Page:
Some observers predict that once the market settles, which may take several years, Morgan Stanley and Goldman may experience buyer's remorse and try to finagle a way out of their charters.

"I wouldn't be surprised … that if everything calms down, the banks might think there is a better way to solve this," Mr. Ugeux said.

Gil Schwartz, a former Fed lawyer who is now in private practice, asked a question: "What will happen once [the two companies] start getting pressure to start doing business again?"

Goldman and Morgan Stanley will have to take an inventory of their business and get rid of any product or service that is not allowed under the holding company charter. One potential example is commodities trading.

But neither company is expected to throw the sledgehammer at any business right away, and it will be interesting to see if the Fed allows extensions of the deadlines for divestitures.

Something else that is unclear is how the Fed would react if either company decided to return the charter.

A representative of the Fed would not comment for this story, but other observers expressed doubt that the central bank would be amenable to attempts to give up the charter.

"The memories of this crisis are going to linger for all of our lifetimes," said Prof. Hurley, who has also worked as a Fed lawyer.

Others said market players would also resist efforts by Goldman or Morgan Stanley to give up the holding company charter. Though the Fed has a reputation for stringent oversight, many have learned that it is a helpful resource during a crisis.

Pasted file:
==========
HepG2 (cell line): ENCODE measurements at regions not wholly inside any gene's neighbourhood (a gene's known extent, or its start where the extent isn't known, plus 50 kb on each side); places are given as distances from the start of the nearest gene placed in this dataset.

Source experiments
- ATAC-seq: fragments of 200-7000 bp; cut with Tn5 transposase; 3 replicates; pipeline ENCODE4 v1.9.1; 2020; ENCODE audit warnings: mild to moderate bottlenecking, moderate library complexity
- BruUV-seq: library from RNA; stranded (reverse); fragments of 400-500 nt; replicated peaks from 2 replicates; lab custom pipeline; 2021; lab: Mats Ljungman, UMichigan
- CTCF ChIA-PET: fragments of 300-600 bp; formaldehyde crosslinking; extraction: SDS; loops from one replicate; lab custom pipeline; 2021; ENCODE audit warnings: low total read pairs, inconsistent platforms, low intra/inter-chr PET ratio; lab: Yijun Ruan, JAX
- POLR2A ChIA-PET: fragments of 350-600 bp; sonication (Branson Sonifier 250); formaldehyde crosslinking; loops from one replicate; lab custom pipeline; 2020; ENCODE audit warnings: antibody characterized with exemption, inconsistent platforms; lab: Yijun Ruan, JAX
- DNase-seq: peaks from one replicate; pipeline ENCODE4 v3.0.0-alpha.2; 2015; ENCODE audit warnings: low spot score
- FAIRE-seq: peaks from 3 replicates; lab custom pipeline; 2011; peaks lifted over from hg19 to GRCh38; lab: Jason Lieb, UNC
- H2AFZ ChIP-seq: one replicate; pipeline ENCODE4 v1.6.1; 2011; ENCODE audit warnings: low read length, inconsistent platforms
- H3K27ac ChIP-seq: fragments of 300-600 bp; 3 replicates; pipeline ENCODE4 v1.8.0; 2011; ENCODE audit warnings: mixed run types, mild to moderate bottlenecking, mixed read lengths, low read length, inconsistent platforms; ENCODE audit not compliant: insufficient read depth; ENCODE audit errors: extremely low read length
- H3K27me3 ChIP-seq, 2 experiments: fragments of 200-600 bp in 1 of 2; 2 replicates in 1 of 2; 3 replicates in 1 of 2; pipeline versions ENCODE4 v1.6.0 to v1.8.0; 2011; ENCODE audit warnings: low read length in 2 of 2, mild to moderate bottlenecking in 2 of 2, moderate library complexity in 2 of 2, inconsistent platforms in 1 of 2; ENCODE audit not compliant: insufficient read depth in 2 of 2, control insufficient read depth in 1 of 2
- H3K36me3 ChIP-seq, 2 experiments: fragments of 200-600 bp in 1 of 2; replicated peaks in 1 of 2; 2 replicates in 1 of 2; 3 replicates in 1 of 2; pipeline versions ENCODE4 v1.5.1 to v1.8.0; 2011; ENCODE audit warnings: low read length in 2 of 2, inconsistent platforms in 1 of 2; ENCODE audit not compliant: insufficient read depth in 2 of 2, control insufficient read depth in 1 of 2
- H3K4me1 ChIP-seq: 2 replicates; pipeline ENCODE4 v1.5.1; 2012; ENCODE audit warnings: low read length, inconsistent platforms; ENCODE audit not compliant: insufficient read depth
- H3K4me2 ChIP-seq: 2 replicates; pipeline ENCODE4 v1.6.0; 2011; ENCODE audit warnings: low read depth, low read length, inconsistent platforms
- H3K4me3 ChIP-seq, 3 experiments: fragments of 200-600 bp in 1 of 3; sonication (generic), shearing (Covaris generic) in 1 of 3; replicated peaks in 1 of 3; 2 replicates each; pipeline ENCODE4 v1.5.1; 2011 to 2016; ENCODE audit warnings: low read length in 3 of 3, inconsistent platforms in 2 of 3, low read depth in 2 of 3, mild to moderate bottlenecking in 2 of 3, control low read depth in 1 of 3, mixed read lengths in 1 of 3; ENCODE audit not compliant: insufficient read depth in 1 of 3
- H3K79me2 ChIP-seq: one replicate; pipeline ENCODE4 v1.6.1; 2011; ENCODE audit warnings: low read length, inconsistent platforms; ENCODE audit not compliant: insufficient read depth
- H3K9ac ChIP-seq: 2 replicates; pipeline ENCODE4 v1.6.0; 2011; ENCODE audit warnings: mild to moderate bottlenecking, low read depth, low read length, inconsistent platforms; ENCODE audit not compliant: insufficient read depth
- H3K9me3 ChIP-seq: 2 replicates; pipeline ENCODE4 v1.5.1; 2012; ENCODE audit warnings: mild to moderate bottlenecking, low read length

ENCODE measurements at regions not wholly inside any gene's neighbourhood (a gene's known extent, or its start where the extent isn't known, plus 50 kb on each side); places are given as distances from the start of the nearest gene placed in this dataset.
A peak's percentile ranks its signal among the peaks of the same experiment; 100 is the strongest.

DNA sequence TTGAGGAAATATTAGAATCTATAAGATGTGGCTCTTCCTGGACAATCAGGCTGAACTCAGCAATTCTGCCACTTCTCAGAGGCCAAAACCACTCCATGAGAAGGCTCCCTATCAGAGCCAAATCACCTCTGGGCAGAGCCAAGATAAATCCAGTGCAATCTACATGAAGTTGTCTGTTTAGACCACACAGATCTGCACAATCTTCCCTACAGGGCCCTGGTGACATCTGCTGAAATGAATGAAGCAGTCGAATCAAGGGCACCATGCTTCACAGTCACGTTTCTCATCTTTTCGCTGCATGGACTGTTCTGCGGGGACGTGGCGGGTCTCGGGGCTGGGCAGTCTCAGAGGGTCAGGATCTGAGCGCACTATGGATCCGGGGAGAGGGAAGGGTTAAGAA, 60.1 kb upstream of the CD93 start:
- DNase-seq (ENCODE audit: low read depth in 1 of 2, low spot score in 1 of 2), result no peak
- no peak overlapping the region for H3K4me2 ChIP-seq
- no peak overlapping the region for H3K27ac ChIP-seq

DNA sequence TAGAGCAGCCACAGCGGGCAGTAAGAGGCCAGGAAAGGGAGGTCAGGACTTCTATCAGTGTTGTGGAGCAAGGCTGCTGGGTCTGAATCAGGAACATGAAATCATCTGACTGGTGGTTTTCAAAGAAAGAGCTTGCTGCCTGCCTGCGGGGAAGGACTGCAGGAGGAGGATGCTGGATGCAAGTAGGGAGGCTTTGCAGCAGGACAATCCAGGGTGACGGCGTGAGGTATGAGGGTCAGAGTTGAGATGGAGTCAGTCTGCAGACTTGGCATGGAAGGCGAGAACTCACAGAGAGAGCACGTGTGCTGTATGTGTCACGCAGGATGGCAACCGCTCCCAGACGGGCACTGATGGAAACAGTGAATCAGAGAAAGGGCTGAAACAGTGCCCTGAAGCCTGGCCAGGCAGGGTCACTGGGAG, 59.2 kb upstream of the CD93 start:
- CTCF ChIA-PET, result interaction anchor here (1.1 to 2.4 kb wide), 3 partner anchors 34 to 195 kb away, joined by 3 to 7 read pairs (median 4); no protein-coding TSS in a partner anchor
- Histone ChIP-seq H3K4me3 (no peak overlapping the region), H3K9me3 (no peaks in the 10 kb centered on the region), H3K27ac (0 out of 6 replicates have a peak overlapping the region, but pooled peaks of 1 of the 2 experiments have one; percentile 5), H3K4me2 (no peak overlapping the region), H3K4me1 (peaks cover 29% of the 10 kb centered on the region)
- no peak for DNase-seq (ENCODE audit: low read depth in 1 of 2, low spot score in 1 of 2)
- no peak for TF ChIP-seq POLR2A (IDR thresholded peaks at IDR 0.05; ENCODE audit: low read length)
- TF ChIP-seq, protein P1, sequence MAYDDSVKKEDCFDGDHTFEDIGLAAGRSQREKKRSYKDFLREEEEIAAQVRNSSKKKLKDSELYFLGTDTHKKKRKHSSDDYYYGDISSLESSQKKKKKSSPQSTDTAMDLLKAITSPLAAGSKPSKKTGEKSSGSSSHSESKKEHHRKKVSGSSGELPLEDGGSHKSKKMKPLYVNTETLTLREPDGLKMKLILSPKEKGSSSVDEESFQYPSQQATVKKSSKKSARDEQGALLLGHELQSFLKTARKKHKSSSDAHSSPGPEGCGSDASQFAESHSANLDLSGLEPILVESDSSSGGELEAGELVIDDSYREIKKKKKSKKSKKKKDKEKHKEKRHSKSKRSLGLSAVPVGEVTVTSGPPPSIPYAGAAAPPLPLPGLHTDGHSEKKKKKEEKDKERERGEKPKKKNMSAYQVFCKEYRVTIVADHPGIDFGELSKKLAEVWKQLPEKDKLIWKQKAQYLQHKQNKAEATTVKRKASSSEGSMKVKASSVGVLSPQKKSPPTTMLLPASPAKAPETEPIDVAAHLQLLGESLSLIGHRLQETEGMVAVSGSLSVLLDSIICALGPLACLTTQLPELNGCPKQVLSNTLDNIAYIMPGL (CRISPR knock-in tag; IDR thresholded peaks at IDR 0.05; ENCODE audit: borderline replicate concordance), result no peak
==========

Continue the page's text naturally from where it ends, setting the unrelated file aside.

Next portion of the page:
"Once you've tasted the ability to raise funds through the use of insured deposits and have the backstop of the discount window, I'm not sure the market would allow them to go back," Mr. Schwartz said.

Douglas Landy, a partner at Allen & Overy LLP who once worked at the Federal Reserve Bank of New York, said the market will also demand tough regulation.

"The world has moved to a place that values that structure and the stability it brings," he said.

At a minimum, the Fed can expect pressure from the investment banks to engage in activities that will bring bigger profits in the future.

"There will always be some give and take, and regulators will face pressure from firms to allow them to take on additional activities," said Robin Lumsdaine, a professor at American University's Kogod School of Business and a former associate director in the Fed's banking supervision and regulation division. "Part of the regulators' responsibility is to be prudent and exercise caution in allowing those activities to go forward."

Though Goldman and Morgan Stanley have plenty of time to conform to the holding company charter, reminders continue to pop up that the gap between commercial and investment banking remains wide.

One case in point is the trouble that Bank of America Corp. has faced as it has integrated Merrill Lynch & Co. Inc.

Not only did the Charlotte company require a $20 billion government investment to finish the deal, but it has also faced embarrassment over an extravagant renovation at Merrill headquarters, including the $35,000 toilet for John Thain, its former chief executive.

"They are completely different worlds," Mr. Ugeux said.